Schools closed and exams dropped

The LGA has praised the work of school leaders and councils in switching overnight to remote learning for pupils, after the latest lockdown was announced on 4 January.

All schools and colleges in England are now closed, except to vulnerable youngsters and the children of key workers, until at least the February half-term, in response to rising COVID-19 infection rates and hospital admissions. 

Writing on Twitter, LGA Chief Executive Mark Lloyd said: “School leaders – supported by teams in councils – moved mountains in just 12 hours overnight to switch on remote learning and make provision in schools for vulnerable children and those of critical workers.

“It’s a massive and immediate switch that deserves recognition and praise.”

Announcing the new lockdown measures and school closures, Prime Minister Boris Johnson also suggested that GCSE and A Level exams will not take place in England this summer. Exams watchdog Ofqual will make “alternative arrangements” for delivering results.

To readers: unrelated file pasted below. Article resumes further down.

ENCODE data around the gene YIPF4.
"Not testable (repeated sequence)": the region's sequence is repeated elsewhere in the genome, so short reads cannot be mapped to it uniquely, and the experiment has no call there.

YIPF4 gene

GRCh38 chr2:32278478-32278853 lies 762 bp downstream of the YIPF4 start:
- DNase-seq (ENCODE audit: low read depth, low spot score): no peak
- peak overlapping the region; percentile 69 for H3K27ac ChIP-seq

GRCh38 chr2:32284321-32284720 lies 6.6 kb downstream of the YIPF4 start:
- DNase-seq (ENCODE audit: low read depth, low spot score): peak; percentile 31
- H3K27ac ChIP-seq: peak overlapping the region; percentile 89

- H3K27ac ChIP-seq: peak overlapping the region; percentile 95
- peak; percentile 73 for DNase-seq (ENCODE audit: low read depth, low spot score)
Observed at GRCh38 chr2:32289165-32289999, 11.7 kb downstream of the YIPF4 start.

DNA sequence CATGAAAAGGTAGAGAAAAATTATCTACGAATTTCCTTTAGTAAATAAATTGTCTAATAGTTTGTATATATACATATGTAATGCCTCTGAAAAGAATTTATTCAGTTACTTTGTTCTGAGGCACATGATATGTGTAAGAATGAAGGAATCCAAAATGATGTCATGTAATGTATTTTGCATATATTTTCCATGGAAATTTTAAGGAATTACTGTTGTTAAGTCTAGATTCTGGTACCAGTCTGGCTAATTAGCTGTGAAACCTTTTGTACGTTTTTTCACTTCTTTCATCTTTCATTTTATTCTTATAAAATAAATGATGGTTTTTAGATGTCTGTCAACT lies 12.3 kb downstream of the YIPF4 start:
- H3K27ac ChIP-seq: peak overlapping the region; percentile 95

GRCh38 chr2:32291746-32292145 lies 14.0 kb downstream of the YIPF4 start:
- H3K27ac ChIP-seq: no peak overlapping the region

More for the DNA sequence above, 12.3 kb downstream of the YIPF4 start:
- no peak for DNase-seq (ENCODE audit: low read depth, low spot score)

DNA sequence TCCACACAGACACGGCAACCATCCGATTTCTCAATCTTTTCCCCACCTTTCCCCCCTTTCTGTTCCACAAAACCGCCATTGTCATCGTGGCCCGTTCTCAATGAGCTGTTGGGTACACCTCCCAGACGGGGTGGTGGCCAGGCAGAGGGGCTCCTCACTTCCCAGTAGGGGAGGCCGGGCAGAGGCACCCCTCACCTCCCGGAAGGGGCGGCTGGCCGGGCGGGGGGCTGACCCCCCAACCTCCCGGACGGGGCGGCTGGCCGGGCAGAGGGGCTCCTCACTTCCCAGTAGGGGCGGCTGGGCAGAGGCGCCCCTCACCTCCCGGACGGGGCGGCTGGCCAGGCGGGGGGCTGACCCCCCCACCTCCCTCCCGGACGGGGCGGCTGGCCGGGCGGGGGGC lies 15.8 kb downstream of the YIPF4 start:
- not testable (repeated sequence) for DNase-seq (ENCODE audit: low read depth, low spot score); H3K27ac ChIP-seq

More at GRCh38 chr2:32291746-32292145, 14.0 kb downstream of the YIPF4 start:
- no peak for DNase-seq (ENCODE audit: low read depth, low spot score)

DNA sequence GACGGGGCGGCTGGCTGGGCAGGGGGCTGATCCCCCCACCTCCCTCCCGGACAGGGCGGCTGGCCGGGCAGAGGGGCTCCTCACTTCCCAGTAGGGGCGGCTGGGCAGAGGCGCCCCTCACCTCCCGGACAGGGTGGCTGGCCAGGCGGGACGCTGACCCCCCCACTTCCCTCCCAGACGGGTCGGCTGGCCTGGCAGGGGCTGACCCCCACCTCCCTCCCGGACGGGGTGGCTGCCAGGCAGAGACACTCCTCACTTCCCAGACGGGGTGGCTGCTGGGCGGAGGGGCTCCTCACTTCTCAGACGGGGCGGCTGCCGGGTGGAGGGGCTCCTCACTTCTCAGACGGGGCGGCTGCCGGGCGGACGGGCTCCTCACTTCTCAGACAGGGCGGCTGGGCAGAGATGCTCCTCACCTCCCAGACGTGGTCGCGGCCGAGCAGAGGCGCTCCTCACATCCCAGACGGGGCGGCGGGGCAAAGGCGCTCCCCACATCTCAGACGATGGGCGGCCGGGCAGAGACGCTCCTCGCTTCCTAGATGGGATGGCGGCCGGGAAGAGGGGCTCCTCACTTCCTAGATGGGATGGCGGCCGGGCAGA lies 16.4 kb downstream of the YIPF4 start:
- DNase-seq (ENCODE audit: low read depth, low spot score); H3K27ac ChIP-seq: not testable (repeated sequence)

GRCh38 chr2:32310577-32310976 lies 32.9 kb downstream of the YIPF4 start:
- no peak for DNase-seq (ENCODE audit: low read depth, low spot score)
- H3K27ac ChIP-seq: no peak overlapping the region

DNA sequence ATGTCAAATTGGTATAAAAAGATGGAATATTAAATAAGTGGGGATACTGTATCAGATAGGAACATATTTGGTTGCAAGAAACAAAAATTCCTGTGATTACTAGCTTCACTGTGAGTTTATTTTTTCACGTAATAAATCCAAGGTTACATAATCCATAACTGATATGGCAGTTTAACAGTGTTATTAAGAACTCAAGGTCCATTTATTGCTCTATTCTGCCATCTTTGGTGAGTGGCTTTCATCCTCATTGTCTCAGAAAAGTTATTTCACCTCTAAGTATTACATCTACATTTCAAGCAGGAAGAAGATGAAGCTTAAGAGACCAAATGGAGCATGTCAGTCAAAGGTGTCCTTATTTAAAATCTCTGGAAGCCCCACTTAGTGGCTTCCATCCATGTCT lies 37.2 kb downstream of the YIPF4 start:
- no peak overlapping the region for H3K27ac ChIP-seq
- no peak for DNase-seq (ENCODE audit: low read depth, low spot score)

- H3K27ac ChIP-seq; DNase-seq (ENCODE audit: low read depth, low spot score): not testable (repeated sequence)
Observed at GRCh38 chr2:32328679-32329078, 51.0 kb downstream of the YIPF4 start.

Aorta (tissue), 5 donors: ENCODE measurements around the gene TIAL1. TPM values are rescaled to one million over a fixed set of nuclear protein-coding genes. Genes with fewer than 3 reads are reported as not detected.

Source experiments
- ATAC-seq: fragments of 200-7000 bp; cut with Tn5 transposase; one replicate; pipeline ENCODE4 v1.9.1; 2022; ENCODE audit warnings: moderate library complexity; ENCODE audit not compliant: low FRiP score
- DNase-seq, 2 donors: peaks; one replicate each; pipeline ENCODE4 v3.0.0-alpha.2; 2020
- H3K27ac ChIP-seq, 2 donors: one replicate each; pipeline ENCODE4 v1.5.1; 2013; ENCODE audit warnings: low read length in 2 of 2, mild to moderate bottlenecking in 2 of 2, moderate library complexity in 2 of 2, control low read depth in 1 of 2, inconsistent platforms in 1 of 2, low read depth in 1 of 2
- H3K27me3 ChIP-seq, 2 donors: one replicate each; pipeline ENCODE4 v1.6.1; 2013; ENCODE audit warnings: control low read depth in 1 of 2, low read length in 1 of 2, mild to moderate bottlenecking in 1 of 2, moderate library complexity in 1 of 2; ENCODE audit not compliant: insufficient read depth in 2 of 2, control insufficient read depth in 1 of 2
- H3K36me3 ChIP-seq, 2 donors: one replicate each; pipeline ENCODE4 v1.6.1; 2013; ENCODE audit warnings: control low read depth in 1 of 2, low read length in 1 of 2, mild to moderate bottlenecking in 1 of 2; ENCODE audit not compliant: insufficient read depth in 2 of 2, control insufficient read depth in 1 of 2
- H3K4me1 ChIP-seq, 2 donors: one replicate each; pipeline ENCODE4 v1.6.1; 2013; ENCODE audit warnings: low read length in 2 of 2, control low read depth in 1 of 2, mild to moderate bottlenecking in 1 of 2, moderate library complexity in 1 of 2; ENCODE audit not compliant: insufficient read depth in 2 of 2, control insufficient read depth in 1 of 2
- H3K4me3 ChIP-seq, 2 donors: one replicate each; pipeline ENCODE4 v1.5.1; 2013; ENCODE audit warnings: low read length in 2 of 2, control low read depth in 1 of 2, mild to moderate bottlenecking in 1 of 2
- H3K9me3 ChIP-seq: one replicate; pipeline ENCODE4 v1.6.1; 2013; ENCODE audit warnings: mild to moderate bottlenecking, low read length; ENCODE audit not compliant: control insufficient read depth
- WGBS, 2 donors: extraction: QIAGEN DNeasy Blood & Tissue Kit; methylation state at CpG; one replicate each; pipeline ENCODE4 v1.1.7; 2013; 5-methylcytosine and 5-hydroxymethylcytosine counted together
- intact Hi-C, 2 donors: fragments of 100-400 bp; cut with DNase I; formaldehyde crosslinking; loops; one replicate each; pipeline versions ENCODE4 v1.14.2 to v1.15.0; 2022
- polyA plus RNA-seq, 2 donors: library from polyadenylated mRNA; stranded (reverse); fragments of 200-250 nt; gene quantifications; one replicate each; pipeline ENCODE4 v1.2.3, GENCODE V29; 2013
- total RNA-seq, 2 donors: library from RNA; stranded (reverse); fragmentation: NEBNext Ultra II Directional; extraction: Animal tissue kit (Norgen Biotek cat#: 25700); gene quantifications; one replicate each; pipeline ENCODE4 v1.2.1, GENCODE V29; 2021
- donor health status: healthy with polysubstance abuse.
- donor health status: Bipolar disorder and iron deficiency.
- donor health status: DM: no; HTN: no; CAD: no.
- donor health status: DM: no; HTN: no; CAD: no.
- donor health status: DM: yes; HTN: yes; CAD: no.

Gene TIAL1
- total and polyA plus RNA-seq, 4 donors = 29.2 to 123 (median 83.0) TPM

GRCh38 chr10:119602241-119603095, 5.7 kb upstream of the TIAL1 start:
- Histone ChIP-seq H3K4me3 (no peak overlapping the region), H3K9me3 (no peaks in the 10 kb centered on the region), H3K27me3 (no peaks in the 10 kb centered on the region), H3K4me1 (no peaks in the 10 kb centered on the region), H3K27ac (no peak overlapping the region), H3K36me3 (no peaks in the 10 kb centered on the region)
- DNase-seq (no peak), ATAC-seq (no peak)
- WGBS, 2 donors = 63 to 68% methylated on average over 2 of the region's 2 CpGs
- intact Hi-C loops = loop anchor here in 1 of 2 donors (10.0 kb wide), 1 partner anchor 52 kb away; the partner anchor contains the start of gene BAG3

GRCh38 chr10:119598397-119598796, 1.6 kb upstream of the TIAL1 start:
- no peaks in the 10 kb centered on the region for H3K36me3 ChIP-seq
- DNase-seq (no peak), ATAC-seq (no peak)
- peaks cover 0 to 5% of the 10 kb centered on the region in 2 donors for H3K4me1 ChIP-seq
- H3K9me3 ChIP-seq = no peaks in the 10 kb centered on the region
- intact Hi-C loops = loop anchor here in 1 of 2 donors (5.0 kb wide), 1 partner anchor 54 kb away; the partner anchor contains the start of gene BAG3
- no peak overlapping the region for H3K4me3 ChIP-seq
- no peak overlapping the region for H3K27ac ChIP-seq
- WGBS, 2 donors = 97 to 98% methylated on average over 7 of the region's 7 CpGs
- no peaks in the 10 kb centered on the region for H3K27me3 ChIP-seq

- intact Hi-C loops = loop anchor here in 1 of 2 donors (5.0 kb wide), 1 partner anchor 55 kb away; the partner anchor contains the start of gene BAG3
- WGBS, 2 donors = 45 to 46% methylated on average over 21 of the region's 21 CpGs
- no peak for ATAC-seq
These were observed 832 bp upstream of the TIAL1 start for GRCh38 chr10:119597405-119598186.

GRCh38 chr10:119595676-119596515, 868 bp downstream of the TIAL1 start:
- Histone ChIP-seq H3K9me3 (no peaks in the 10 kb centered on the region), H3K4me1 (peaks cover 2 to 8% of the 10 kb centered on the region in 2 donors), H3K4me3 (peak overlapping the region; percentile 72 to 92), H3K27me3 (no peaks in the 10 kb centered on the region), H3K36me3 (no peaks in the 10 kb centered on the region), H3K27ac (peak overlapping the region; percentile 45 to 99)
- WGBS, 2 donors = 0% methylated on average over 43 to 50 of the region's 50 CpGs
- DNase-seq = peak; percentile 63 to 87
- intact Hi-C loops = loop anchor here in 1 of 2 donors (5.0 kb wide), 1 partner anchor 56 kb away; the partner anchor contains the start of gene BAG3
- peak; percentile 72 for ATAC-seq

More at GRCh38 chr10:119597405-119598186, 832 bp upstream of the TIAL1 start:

In Wales, which has been subject to ‘stay at home’ lockdown restrictions since 20 December, schools and colleges will stay closed to most pupils until the February half term unless there is a significant fall in COVID-19 cases.

Welsh minsters made the decision to scrap the 2021 exams last year, with students to have their GCSE, AS and A Level grades based on classroom assessments.

Two-thirds of COVID-19 costs faced by schools in England are not being met by government support, according the Education Policy Institute think tank. The LGA has called for the Government’s COVID-19 workforce fund, which helps with staff costs, to be extended into this year.


Provisional finance settlement published

Regulatory services ‘under pressure’ from EU transition